During spring and fall, the grass on pasture contains more sugars or simple carbohydrates compared to during summer and winter, and this can complicate the feeding routines of a horse. This can be a bit of a problem especially if you are feeding your horse with grain. When fall comes, it may be necessary for you to change your horse’s feeding routine to avoid any digestive upsets, including ulcers in horses and colic.
All About the Microbial Flora
The large intestine of a horse is basically a site for fermentation. Hind-gut microorganisms are responsible for breaking down the nutrients from food. Your horse makes use of the byproducts of the breakdown, which include fats, proteins, and carbohydrates. Each specific internal microorganism will need a special type of food in order to survive the intestinal environment. Some are good with complex fibers while others thrive on simple sugars. There are also those that work on the protein, while others breakdown the byproducts further. When these natural microorganisms have a sufficient and constant supply of food to ferment, they can work better with the changes. However, when there is a large amount of food to ferment in one sitting, there would be a sudden increase on the type of organisms needed to ferment that certain nutrient. This will lead to the imbalance of the intestinal environment, paving way to the growth of a certain type of microorganisms while letting others die off. If this happens, your horse can suffer from gas, diarrhea, digestive ulcers, and even as serious as colic.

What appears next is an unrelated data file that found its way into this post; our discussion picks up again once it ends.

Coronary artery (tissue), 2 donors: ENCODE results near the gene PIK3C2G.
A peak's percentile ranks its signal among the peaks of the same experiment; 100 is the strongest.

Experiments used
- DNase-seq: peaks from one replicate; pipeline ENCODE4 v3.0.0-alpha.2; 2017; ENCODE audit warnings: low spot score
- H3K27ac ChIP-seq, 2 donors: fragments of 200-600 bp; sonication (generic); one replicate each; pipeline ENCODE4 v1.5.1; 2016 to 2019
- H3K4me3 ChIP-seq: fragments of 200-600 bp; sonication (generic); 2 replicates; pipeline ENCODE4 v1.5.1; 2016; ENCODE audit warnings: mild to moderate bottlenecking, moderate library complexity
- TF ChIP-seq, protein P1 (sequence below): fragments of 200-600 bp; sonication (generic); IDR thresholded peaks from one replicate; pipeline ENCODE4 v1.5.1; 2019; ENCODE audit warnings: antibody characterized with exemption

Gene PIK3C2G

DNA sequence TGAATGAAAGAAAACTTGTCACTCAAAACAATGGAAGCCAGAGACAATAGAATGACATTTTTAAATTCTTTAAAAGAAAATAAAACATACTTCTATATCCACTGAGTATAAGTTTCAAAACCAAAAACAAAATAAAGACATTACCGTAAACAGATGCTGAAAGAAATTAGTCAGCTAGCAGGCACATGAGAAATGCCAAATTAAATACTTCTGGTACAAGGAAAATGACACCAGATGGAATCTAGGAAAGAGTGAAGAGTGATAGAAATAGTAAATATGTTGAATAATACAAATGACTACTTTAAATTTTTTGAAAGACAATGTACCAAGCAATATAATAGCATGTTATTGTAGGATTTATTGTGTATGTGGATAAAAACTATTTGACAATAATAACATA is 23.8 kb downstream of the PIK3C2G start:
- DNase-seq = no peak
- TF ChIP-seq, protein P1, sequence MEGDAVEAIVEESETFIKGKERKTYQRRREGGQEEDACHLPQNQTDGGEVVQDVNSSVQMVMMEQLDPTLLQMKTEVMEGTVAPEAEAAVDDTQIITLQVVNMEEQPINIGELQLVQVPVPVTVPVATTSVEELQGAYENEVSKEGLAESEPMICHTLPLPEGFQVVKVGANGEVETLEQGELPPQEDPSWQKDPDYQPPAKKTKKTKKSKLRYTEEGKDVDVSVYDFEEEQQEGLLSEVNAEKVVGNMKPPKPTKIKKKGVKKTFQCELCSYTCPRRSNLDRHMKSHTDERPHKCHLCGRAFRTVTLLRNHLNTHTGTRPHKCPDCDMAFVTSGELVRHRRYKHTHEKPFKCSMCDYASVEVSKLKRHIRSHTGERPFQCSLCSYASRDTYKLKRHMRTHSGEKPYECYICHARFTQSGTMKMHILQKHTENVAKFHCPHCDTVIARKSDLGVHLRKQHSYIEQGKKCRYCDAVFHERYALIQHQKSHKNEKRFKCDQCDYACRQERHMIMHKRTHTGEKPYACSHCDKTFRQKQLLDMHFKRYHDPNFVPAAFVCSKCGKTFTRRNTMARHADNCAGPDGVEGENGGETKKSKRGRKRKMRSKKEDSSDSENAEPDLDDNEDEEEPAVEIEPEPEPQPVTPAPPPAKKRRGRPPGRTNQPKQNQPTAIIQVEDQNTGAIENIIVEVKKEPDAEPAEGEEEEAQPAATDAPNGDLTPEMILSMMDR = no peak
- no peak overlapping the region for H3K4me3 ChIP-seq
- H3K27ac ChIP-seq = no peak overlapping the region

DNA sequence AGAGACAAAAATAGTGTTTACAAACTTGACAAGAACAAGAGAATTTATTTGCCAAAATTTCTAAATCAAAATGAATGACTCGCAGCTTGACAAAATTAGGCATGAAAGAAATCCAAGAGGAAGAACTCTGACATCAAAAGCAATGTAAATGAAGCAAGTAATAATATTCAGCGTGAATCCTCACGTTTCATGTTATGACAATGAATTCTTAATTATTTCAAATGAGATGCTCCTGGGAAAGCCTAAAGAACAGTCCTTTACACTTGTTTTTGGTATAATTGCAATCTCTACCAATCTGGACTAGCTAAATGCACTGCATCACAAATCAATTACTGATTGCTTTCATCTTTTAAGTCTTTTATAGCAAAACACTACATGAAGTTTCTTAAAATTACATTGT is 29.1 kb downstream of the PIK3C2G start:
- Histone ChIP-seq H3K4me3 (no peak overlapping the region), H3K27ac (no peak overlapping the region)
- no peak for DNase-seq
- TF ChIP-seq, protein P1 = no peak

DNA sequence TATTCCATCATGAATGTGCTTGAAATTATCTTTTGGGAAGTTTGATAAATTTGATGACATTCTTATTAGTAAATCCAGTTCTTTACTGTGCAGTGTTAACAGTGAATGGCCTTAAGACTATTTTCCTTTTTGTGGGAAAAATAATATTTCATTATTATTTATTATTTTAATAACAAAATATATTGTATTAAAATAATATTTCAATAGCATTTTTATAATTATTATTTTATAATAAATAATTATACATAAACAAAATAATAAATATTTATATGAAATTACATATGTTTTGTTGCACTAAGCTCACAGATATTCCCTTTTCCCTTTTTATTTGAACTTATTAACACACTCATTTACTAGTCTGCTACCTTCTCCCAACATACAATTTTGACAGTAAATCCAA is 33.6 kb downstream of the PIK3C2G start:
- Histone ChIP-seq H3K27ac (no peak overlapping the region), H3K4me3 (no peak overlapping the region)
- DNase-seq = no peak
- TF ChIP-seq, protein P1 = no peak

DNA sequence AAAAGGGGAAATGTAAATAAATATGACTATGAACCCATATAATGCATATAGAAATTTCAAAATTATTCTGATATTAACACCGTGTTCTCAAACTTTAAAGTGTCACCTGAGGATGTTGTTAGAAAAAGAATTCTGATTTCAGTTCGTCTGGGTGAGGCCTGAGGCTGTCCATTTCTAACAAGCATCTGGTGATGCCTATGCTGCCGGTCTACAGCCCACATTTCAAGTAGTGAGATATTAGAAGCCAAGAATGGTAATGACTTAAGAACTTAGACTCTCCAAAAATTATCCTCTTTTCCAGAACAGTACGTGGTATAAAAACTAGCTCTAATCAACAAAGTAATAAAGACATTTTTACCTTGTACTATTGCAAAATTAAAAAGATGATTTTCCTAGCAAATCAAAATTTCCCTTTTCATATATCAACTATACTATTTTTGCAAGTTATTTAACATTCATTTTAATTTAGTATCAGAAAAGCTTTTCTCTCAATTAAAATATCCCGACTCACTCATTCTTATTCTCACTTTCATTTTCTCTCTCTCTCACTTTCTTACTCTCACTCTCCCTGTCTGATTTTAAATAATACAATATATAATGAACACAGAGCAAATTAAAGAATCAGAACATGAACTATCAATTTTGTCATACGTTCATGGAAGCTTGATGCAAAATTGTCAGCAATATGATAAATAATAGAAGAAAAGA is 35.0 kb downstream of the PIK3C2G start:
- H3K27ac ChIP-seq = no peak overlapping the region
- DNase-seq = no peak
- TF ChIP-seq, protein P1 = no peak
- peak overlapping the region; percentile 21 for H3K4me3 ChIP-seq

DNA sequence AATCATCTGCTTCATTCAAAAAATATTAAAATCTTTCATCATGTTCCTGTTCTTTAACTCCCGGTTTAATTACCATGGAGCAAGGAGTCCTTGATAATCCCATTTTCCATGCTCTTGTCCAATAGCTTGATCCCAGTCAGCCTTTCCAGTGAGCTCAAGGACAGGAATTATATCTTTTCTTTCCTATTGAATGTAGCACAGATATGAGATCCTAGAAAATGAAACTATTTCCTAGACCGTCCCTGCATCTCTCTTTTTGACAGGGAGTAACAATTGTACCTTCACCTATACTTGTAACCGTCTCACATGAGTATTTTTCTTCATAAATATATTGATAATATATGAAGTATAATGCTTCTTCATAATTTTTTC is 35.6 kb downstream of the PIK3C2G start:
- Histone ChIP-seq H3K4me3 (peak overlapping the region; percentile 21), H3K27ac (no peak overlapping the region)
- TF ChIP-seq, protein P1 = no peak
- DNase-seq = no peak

The Facts on Foraging
You may already know that when you start, change, or increase the amount of grain to feed rapidly, you are contributing to stomach upset. However, you may be surprised that changing your hay feeding can be as bad as well. The large intestine is the site of hay digestion. Even if you give your horse the same type of hay, it is important to know that not all types are created equal. Growth conditions, cuttings and various strains of hay may differ in the level of rapidly fermentable nutrients.
Changing to different hay types may even be harder on your horse’s digestive system. The pasture grass may also change in composition during spring and fall as it could grow rapidly and go through a significant increase in the carbohydrate contents. Young, growing pastures contain high levels of protein which can also cause upset stomach.
Guidelines for Fall Feeding
Here are guidelines on how to avoid feeding-related stomach upsets.
- When giving grain, do it gradually.
- Allow a three-day interval for every increase in grain feeding to allow intestinal microorganisms to adapt to the changes.
- Do not feed beyond 4 pounds of grain in one go.
- When changing hay, do it gradually. Replace old hay with new and allow an interval of three days when doing the replacement.
- Let your horse get used to lush pastures slowly, especially if grass is growing at a rapid rate during spring and fall.
- If your horse is feeding on young pasture grass, give it hay so it can have a supply of complex and slowly fermented fiber, which may be lacking in grasses.
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